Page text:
There’s also some I find interesting and amusing digressions on the history of beer and it’s relationship to baseball, and Babe Ruth’s called shot – alleged called shot in the 1932 World Series – I’m deeply skeptical of the whole myth, and things like that. It was a writing challenge that provoked me as a professional writer – I said “Well, Wrigley Field’s coming up on one hundred years old, must be some interesting things there. Turns out there really were.”

You mention a couple of stories there – I also thought in particular the Lady’s Day stories with folks being able to stand on the field were quite amusing, along with the sad story you tell of Hack Wilson’s life. Is there any one particular story that most resonated with you, or that you care most deeply about associated with the Cubs and Wrigley Field?

Will: Well let’s go with a couple of things you mentioned. One is the sad story of Hack Wilson who to this day holds one of the almost unbreakable records in baseball: 191 RBI’s in one season. He was five foot six. His shoe size was five and a half (5 ½). Very strange looking man and frankly today we know that some of the curious physical attributes of him are associated with fetal alcohol syndrome. And indeed he was born to a teenage unmarried mother who was herself an alcoholic. He was to die of alcohol-related ailments. But in a blazing career with a sharp rise in trajectory and equally sharp plunge, he dominated baseball for a few years. And there is a melancholy aspect of this because professional athletes generally have a compressed trajectory because they peak a little early in life and have to find something to do with the rest of their lives. He unfortunately didn’t have much of a rest of his life.

The most amusing story to me was to discover that Wrigley Field had a vendor for awhile who was a “ne’er-do-well,” and he seemed to have ways of sort of cheating his fans and the Cub management kept an eye on him. His name was Jack Rubenstein. He later left Chicago, moved to Dallas, changed his name to Jack Ruby and of course entered history by killing Lee Harvey Oswald.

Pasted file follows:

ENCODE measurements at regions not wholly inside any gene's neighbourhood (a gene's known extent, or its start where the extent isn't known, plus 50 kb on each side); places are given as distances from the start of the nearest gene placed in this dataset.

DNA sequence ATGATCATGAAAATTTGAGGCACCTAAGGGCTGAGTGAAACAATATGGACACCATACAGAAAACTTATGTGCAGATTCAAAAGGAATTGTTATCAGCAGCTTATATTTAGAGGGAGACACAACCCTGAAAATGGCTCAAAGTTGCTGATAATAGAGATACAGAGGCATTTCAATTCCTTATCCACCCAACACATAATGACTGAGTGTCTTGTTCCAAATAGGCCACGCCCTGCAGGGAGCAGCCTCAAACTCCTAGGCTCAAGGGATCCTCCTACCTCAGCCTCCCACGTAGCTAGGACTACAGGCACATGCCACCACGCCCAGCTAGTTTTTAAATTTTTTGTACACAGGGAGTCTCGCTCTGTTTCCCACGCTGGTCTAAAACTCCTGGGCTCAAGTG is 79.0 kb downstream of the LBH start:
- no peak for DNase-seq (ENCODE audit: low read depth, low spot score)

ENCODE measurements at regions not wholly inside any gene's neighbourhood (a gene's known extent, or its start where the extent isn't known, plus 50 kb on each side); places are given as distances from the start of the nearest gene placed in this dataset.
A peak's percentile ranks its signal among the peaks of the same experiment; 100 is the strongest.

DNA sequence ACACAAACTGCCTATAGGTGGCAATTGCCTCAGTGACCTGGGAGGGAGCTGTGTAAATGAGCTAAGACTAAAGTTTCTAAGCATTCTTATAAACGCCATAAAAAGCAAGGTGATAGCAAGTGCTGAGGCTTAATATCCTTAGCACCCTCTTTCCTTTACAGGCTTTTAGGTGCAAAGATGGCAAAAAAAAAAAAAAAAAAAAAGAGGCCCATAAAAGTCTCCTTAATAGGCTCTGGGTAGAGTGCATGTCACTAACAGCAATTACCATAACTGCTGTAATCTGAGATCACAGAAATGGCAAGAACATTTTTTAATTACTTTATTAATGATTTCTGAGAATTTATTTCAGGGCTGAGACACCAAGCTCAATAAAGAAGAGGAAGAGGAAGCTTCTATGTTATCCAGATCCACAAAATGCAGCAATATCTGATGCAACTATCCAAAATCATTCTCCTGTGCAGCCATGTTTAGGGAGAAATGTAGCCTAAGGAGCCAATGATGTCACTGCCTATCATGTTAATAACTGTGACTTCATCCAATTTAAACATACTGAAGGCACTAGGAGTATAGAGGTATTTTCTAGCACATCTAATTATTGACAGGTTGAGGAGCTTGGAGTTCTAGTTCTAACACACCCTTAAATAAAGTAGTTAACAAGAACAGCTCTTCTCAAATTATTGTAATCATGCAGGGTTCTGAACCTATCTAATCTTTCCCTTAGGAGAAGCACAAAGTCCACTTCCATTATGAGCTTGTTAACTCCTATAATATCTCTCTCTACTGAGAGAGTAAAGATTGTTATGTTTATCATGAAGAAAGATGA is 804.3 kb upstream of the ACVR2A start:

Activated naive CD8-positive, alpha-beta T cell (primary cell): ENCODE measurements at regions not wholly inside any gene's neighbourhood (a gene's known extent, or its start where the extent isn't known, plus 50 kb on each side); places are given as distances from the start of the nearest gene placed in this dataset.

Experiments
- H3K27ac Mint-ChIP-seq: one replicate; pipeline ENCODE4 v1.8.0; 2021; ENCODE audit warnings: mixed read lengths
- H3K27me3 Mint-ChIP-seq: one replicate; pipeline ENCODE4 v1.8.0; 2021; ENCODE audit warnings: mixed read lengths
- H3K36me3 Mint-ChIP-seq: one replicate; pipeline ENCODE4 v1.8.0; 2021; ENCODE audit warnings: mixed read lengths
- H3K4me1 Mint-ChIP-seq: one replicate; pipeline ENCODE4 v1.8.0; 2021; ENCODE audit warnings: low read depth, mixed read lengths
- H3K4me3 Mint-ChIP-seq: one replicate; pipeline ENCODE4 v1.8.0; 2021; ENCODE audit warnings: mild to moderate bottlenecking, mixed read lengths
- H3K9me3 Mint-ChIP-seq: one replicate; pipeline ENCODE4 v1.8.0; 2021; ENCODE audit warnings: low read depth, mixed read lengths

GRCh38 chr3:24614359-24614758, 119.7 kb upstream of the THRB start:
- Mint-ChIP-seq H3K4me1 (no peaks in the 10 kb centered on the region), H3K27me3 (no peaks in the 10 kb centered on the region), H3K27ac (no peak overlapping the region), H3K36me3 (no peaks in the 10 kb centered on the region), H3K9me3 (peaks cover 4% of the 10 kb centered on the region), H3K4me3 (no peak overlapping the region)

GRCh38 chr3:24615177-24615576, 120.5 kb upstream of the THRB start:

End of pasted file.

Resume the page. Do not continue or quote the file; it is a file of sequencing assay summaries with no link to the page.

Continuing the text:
Wonderful stories like this – you mentioned a moment ago the Lady’s Day phenomenon – William Wrigley (the Wrigley after whom the ballpark is named), was a visionary in baseball. First of all with regard to radio, a lot of owners said, “Oh radio’s going to kill baseball, it’s terrible. People won’t come out to the ballpark anymore.” He said, “Nonsense. Radio will be the greatest merchandiser of our sport. It will whet people’s appetite for coming to the ballpark.” So, he gave away the broadcasting rights to the Cubs. In fact at one point five Chicago radio stations were broadcasting the Cubs. And indeed it worked. People began to come out to see that which had interested them on the radio.

And you mentioned Lady’s Day – he said, “Look, our ballparks at that time were sort of rough and ready places, and women didn’t want to go there – particularly didn’t want to go there alone.” He said, “Well, we’re gonna let them in free.” Well, on some days 17,000 showed up. And they overflowed the grandstand and the bleachers, and would stand in high heels – people got dressed up to go to the ballpark then – they’d stand in the outfield their heels sinking into the dirt and they’d string a rope around the outfield to contain them and still define the outfield. And they could help the Cubs because when the opposing batter hit a deep fly they’d back up, so the Cub outfielder could have more room to chase the fly down, and when the Cub batter hit a fly ball they’d move in, so they’d be more apt to go into the crowd for…I guess they’d call it a ground rule double. But this was the way baseball began to merchandise itself, and was a great success.

Read more at TheBlaze…

Famed libertarian author Charles Murray tells TheBlaze why he has given up on political solutions

We spoke with Charles Murray, author of the new book, “The Curmudgeon’s Guide to Getting Ahead: Dos and Don’ts of Right Behavior, Tough Thinking, Clear Writing, and Living a Good Life,” and most famously the stillcontroversial “The Bell Curve,” on a variety of topics from why Professor Murray has increasingly given up on policy solutions to America’s problems altogether, to grammar, the importance of Harold Ramis’ “Groundhog Day,” and religion.

We conducted our interview via e-mail, reproduced below with minimal edits and modified to include links.

And in case you missed it, be sure to check out our full review of Murray’s book as well.

Make the pitch to readers young and old for why they should pick up a self-identified curmudgeon’s guide to self-improvement? Did you intend for your book to appeal to an audience beyond ambitious young adults and their parents?

Murray: You have to understand that this book wasn’t planned. It just happened. I started writing tips to [American Enterprise Institute’s] AEI’s young staff, getting some pet peeves off my chest (for example, tip #2, “Don’t use first names with people considerably older than you until asked, and sometimes not even then”) and it grew from there. A lot of the readers told me this was useful stuff and that they were emailing my tips to their friends. So why not make a book out of it? In answer to your question, the book is pretty specific in its target audience: Smart, ambitious 20-somethings, usually with a college degree.